Movie clone of a clone movie.
So it’s not cool enough to call them “clones” anymore? Now we call them REPLICAS.
Keanu Reeves fulfils the role of mad scientist in this modern FRANKENSTEIN meets PET SEMATARY tale, where he tragically reconstructs his dead family after a fatal accident.
We meet bio-engineer William Foster (Reeves), as he and his team try to transplant the brain signals of a volunteer dead soldier into a robot body. Turns out the transfer of signals is the easy part – the hard part is convincing the robot that its human brain is alive again in a non-human vessel. It tears itself part.
Transfer of consciousness is nothing new in cinema today (ROBOCOP, THE MACHINE, CHAPPIE, the two Ryan Reynolds movies SELF-LESS and CRIMINAL, etc.) and each new dive into the trope is handled with varying degrees of introspection; REPLICAS has so much potential, and touches on it in brief moments (like when his son’s hand twitches and misses the cereal bowl, his wife lamenting not remembering last night), but instead of any mighty sociological statements, the movie opts for the easy saccharine.
With Foster’s ominous boss (John Ortiz) breathing down his neck to cancel the project, Foster and his colleague Ed (a solid supporting performance by SILICON VALLEY’S Thomas Middleditch, displaying just the right amount of tragicomedy) find a method to surreptitiously clone his family with company property while also making his robot soldier viable.
We’ve grown so inured to outrageous science fiction plots that we don’t realize how far into insane someone has tipped to consider bringing their family back from the dead! The movie treats it like the stakes being high (rejuvenating his family all with proper brain functions and memories) is the important issue here – yes the stakes are high but he’s bringing his family back from the dead! This was considered mad scientist territory just a few decades ago.
A heartbreaking setback when Foster must decide which one of his four family members he cannot bring back, due to there being only three generating pods. This plot point too is mind-bending in its implications: Foster must set about wiping the youngest daughter’s memory from his family’s brains. But it is not as simple as the movie makes it seem. They might throw in this humorous sequence where Foster answers all his families voicemails, texts and emails, but just replying to friends that your dad grounded you, or telling the school you’ve decided to home-school the kids isn’t going to account for the three weeks they were absent from life. It’s also not going to stop friends and acquaintances asking about the missing daughter. And what about the missing daughter’s teachers and healthcare and tax forms and …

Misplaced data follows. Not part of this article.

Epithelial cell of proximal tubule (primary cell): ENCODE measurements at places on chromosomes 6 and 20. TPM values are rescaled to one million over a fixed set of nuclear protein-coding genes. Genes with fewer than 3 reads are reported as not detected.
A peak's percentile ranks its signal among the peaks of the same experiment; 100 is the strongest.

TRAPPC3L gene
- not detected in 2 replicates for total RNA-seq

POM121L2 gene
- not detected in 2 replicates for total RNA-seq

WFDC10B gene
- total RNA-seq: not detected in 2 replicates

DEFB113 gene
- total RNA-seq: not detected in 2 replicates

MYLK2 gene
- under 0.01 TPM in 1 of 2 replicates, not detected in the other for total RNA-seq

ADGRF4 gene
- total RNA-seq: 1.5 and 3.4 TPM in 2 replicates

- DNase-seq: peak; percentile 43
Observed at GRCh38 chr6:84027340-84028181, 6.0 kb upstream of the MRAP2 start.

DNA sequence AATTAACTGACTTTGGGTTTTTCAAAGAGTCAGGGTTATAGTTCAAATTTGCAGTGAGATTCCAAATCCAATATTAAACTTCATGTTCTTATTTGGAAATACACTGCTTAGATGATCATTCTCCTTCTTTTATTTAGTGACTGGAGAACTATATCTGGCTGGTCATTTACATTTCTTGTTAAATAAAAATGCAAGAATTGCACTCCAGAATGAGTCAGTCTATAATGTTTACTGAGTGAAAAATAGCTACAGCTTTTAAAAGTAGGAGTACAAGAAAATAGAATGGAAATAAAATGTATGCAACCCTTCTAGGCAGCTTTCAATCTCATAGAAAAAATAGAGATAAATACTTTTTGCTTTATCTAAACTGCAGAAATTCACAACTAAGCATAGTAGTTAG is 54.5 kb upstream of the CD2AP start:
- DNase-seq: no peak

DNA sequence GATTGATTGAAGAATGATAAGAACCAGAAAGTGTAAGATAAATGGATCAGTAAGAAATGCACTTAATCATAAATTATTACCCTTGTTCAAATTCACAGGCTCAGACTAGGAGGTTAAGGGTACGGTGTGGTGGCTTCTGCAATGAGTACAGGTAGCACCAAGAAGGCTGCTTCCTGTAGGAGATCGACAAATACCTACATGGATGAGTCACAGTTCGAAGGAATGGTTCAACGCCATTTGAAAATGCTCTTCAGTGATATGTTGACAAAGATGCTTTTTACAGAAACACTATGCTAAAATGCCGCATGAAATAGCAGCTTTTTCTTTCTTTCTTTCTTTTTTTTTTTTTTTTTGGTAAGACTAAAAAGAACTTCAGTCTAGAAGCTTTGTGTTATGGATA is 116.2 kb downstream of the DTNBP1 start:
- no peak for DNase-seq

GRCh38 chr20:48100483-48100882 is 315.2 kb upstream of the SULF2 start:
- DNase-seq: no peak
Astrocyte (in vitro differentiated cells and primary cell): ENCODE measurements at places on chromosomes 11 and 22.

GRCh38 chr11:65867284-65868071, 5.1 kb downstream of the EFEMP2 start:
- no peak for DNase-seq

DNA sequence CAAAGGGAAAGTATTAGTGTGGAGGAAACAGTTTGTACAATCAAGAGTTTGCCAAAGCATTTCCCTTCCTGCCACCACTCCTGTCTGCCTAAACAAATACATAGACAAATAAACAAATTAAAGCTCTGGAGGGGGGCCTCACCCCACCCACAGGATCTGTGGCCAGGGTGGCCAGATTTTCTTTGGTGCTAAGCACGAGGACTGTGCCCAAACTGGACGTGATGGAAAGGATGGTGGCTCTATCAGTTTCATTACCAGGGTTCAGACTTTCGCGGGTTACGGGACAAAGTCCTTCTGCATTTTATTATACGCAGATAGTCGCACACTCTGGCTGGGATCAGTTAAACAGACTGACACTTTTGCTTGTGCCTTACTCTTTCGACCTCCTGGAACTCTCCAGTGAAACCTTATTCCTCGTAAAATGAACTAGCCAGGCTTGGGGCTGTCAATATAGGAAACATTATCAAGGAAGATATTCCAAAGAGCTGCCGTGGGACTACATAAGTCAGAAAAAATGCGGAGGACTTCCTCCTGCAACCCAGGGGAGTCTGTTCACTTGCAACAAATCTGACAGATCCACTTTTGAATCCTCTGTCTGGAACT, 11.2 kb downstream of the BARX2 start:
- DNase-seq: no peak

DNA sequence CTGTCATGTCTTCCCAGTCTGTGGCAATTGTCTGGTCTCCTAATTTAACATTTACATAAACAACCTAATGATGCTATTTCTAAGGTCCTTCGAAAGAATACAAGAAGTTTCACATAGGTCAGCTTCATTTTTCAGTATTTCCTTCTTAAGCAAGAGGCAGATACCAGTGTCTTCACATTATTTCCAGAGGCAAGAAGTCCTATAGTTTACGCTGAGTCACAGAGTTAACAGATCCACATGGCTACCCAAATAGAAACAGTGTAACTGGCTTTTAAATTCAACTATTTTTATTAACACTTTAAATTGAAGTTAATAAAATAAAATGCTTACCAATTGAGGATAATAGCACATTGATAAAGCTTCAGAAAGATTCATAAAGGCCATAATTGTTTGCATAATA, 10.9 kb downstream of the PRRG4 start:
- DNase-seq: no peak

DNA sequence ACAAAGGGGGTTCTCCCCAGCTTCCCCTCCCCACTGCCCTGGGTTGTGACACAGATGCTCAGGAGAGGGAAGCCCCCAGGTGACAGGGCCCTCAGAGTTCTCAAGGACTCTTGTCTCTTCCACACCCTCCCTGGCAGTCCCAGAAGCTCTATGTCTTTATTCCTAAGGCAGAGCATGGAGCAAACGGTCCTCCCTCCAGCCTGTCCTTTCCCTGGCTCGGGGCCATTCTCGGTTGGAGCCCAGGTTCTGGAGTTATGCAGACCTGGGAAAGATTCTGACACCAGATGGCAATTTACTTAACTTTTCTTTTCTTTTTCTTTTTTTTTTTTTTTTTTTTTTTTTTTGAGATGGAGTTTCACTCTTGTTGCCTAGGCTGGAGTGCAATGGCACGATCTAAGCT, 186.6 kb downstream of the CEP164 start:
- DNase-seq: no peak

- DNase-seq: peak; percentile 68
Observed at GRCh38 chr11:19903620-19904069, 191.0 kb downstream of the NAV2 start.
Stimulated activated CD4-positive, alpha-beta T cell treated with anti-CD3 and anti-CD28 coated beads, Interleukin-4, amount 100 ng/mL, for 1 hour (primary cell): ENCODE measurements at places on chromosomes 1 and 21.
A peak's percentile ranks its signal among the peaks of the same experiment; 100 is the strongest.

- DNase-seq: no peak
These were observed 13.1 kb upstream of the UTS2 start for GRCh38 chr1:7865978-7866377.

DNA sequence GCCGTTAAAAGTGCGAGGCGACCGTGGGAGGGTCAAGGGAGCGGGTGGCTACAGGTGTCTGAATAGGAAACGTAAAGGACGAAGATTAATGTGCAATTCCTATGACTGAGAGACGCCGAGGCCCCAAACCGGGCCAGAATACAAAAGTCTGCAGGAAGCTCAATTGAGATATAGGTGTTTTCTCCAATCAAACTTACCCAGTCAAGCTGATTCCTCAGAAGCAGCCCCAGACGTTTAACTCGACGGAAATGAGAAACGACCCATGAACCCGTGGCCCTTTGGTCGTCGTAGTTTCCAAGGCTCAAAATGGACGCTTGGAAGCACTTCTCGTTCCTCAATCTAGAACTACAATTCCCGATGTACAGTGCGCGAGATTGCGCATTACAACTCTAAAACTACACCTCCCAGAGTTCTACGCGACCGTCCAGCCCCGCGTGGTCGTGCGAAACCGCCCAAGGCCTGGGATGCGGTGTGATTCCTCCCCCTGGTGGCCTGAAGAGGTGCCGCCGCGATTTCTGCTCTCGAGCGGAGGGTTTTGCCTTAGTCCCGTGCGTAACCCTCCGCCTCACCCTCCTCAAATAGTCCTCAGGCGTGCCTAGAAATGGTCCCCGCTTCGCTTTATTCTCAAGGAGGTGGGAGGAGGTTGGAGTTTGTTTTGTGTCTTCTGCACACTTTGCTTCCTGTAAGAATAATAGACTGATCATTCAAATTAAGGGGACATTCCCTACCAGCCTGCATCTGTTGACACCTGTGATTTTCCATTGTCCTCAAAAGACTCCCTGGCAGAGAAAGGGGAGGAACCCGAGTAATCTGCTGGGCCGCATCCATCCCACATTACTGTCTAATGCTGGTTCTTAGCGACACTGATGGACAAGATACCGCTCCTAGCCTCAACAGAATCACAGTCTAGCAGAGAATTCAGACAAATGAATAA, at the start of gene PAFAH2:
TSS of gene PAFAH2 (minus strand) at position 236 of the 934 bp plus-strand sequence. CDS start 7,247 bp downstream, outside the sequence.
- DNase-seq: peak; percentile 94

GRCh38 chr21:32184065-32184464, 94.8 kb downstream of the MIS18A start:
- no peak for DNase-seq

When Foster is seen wiping the youngest daughter’s memories from his family, he has totally tipped into mad scientist territory – but the soundtrack tells us otherwise, a slow lullaby making him look like a tragic hero for sparing the memories of his family, as he weeps at her last echoes disappearing.
When wife Mona (Alice Eve) discovers she is a replica, there is very little introspection; I thought they might follow some intriguing trains of thought, like her lamenting that her memories with John Wick weren’t really hers, or pondering on whether she was a better lover than her original, etc– but no, apart from being a little vexed that Foster would ‘take the memories of my daughter from me?” she’s pretty much accepting of her status with no questions asked. By this time, though, the movie is poised to move into Action Movie Third Act, so no more thinking allowed.
When Thomas Middleditch is killed, I understand the plot importance (if he gave up the family once under pressure, he would likely give them up again; there could never be a clean break to start anew), but his death reminded me of Richard Schiff’s in JURASSIC PARK THE LOST WORLD. He was a likeable character, whose expertise created Foster’s family clones; he was nothing but supportive of Foster, through all the mad scientist shit; like Richard Schiff, he was trying to keep his friend out of trouble – his reward? To get eaten by two tyrannosaurs.
The resolution of Foster’s robot experiment is very satisfying, as this movie takes the path that all those LAST JEDI complainers wanted Luke to take – appear in the final showdown as a powerful avatar and kick some ass.
Keanu’s performance is pretty emotional, the 3D computer graphics are legit, and the movie sparks along at an enjoyable pace where you might not even consider all the heavy cerebral and sociological implications of Fosters maniacal acts. But REPLICAS can’t raise itself above B-movie, and ends up just an inferior clone of all its consciousness-transfer brethren.